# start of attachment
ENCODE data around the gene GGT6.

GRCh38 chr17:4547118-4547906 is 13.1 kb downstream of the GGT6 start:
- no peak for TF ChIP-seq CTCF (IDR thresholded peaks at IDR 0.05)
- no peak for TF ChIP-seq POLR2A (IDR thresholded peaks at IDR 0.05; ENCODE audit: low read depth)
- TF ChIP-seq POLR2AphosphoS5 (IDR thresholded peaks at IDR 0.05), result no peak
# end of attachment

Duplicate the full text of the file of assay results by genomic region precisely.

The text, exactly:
ENCODE data around the gene GGT6.

GRCh38 chr17:4547118-4547906 is 13.1 kb downstream of the GGT6 start:
- no peak for TF ChIP-seq CTCF (IDR thresholded peaks at IDR 0.05)
- no peak for TF ChIP-seq POLR2A (IDR thresholded peaks at IDR 0.05; ENCODE audit: low read depth)
- TF ChIP-seq POLR2AphosphoS5 (IDR thresholded peaks at IDR 0.05), result no peak